Duck You, Sucker (1971) or A Fistful of Dynamite, the Overlooked Sergio Leone Spaghetti Western

Duck You, Sucker! (Or A Fistful of Dynamite) means get your head down, a stick of dynamite is about to explode in Sergio Leone’s not as famous spaghetti western classic. In a more traditionally structured and serious narrative, John H. Mallory (James Coburn) plays the Irish foreigner, an explosive expert who becomes a “grand, glorious hero of the revolution,” a familiar trope shared in several other Italian-made westerns. In this film, he teams up with the irredeemable criminal, Juan (Rod Steiger), and attempts to save the soul of Mexico during a difficult period of revolt. The rash and amoral Juan, a genuine madman, is given a redemption arc, as his role in the script starts to take on the voice of the Mexican people, rather than just representing himself. It’s a grand journey through the Sonoran, captured in all its glory.

Not only does Leone captures the scope of the desert, but the scope of revolutionary violence with awe-inspiring shots of chaos and the bizarre, backstabbing dynamic between Juan and John (the two share a name, a fact Juan finds hilarious and John annoying). It’s quite literally a fistful of dynamite and Leone holds no expense in achieving his vision. The production design, uses of horses and extras, and blowing up the production design – make this feel like a revolution and not a B-Movie production of a goofy western.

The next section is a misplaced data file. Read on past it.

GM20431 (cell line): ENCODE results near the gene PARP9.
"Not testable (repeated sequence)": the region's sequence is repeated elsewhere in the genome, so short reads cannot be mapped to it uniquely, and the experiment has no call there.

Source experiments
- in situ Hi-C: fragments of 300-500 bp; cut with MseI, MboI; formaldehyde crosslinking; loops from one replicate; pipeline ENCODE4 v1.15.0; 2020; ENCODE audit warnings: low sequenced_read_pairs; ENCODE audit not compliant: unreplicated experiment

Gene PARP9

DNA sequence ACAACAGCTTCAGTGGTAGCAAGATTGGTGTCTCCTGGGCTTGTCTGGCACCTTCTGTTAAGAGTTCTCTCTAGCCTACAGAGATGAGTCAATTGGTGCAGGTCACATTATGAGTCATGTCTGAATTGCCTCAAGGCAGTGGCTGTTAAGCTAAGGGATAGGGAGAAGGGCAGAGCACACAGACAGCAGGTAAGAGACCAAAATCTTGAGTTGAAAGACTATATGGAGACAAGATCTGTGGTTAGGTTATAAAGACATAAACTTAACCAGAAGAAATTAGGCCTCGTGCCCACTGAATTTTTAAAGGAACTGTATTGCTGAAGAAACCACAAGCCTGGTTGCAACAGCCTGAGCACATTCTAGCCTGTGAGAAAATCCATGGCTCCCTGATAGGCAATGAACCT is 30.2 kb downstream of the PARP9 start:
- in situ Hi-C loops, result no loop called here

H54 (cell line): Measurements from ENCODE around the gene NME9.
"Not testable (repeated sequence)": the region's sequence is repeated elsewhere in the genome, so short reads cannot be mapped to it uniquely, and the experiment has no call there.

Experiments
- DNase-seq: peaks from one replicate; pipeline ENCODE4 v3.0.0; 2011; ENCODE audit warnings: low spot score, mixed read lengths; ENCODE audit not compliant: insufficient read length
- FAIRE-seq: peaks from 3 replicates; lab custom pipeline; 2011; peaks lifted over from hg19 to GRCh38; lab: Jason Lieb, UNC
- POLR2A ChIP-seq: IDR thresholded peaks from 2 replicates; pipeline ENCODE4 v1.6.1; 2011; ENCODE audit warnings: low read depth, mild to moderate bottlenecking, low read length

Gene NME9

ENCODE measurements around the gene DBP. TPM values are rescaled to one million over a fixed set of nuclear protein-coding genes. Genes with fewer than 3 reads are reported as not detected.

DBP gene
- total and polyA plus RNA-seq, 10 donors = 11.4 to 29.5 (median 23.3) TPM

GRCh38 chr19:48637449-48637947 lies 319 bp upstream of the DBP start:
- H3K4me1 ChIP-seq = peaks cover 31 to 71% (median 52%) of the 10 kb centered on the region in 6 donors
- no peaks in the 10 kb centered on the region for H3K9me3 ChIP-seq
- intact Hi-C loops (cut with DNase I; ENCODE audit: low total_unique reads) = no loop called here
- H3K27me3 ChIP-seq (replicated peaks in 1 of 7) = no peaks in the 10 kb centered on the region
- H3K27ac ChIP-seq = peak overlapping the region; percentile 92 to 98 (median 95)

In many ways, Duck You, Sucker surpasses the Dollars trilogy, but also comes up short in other areas. One element that shockingly outshines the Dollars trilogy is Ennio Morricone arguably crafting his best career score – a piece of music that has the trademark eccentricities with the vocal section of the main theme singing “SEAN SEAN SEAN” (Sean being the late brother of Coburn’s character) and a more delicate soprano in the midsection. It’s a beautiful momento to take from Duck You, Sucker and of course, Leone incorporates it flawlessly into the film.

Unfortunately, the character moments don’t always live up to the standards of Morricone, but the improbable partnership at the center drives the story to interesting places. The music helps them get to the more explosive moments, always building in both the music and visuals. It’s filled with plenty of visual motifs from the Dollars trilogy, mainly extreme close-ups of eyebrows reacting, but there’s a larger world-building side to the visuals as well. The crane shots of the death pits where Mexican soldiers coldly and methodically put down revolutionaries is a harrowing view of war. The explosions are a great time too and there’s a shit load of them throughout. Leone demolished an entire bridge.

It’s stylish from a narrative, visual, and audio perspective. It’s real damn entertaining and I will be listening to the score for the rest of my life. It’s not Leone’s best, but any self-respecting human being will watch this film – and that’s with some of the pacing issues and elongated run time.

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